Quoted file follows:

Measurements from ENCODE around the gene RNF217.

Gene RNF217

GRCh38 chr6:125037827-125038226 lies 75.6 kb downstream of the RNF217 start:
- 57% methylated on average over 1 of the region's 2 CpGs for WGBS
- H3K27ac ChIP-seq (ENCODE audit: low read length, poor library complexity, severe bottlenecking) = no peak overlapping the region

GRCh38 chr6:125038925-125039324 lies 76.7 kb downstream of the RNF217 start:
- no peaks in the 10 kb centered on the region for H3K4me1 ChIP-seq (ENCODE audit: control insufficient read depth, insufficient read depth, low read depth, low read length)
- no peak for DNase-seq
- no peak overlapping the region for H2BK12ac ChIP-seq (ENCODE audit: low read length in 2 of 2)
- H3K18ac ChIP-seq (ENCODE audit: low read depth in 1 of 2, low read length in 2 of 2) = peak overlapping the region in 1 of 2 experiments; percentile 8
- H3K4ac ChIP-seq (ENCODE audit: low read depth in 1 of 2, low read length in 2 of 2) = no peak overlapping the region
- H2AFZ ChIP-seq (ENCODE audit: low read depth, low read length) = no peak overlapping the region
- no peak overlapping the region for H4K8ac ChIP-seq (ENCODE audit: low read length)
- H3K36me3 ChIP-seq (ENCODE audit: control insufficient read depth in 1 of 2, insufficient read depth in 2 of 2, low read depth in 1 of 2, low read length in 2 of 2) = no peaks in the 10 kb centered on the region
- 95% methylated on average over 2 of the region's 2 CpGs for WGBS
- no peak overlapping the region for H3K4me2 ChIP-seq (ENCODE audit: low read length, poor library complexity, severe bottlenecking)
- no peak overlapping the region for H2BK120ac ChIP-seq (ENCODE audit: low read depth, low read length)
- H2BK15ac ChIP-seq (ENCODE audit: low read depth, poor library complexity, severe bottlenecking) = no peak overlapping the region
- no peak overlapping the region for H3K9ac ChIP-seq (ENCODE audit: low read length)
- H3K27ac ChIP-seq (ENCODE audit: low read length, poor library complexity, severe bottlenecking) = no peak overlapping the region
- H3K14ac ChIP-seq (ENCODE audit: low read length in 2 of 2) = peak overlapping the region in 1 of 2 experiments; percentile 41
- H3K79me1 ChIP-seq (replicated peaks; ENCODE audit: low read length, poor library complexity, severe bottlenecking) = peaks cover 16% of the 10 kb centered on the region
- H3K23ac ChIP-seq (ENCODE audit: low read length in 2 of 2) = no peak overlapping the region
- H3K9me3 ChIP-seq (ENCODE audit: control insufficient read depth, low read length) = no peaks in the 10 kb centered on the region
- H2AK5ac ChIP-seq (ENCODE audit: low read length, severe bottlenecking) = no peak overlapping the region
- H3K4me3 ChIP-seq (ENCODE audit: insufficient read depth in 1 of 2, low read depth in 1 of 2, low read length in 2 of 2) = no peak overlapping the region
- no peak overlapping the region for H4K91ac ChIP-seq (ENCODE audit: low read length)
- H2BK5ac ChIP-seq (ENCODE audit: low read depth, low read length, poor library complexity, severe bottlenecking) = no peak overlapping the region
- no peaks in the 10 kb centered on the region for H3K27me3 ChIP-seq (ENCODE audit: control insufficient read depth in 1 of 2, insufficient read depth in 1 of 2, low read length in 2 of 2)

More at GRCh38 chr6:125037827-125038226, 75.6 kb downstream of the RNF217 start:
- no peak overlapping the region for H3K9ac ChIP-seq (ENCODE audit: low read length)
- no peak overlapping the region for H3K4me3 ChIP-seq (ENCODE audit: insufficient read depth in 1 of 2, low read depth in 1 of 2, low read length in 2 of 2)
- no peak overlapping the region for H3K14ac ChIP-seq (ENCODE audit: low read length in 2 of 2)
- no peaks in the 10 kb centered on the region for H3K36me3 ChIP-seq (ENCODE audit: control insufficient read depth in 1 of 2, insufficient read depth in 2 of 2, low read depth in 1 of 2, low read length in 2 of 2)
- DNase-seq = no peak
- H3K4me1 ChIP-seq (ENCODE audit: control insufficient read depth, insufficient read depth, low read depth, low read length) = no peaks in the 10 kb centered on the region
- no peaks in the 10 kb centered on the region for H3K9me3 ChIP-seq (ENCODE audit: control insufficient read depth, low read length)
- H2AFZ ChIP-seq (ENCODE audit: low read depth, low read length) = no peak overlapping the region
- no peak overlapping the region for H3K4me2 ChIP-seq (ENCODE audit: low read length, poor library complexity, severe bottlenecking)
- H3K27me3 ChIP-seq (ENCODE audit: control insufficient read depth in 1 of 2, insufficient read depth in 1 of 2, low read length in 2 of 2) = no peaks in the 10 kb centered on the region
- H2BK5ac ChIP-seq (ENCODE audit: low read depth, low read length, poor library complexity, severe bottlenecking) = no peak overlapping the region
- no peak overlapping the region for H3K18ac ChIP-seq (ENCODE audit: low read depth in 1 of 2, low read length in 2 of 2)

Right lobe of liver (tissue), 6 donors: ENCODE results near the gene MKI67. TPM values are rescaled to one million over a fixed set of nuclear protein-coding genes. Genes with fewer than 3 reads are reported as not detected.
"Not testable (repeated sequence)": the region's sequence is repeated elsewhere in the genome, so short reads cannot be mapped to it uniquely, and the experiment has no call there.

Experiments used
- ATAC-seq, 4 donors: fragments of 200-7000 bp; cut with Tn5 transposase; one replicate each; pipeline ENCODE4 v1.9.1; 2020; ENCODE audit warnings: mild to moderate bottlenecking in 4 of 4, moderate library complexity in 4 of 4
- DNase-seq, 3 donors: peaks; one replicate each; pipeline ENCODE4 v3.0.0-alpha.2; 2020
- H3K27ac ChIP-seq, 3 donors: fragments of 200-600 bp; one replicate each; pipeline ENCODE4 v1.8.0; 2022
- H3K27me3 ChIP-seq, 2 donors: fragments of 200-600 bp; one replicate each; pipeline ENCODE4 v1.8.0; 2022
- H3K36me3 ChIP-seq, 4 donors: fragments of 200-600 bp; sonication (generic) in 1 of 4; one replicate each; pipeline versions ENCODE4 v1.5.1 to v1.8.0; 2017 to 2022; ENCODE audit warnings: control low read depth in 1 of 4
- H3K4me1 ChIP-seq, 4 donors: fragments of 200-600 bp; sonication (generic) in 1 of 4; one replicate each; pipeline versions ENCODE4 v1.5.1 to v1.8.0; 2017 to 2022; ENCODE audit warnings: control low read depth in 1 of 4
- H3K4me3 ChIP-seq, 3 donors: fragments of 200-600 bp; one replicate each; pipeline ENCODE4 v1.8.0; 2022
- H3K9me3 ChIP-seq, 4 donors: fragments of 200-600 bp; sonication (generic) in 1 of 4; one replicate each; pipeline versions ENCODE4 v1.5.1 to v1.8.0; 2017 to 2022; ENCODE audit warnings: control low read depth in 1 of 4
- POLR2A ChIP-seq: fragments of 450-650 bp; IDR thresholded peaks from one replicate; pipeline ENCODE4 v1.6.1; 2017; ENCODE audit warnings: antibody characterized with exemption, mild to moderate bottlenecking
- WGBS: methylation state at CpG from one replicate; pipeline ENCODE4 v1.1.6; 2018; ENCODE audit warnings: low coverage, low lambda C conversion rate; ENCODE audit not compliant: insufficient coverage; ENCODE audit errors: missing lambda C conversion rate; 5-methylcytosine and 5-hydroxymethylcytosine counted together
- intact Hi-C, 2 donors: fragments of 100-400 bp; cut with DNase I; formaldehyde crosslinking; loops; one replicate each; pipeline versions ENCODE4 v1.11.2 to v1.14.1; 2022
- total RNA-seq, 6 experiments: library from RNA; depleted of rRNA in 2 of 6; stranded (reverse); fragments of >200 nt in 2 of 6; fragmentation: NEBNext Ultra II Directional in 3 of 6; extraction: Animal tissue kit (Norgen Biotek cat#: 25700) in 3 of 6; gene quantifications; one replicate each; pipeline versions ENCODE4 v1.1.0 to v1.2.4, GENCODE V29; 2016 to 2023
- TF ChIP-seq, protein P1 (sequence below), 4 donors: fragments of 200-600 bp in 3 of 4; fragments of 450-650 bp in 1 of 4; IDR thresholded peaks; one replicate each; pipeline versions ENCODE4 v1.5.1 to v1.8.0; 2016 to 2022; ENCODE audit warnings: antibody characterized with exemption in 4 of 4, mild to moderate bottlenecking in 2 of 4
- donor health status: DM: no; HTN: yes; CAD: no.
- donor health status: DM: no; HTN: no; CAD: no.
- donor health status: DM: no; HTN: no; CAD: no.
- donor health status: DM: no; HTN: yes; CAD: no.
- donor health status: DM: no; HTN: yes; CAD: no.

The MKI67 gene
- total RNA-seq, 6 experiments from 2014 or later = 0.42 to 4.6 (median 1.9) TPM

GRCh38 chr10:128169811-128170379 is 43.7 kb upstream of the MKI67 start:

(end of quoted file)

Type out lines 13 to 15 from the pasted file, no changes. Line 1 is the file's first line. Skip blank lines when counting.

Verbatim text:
- no peak overlapping the region for H4K8ac ChIP-seq (ENCODE audit: low read length)
- H3K36me3 ChIP-seq (ENCODE audit: control insufficient read depth in 1 of 2, insufficient read depth in 2 of 2, low read depth in 1 of 2, low read length in 2 of 2) = no peaks in the 10 kb centered on the region
- 95% methylated on average over 2 of the region's 2 CpGs for WGBS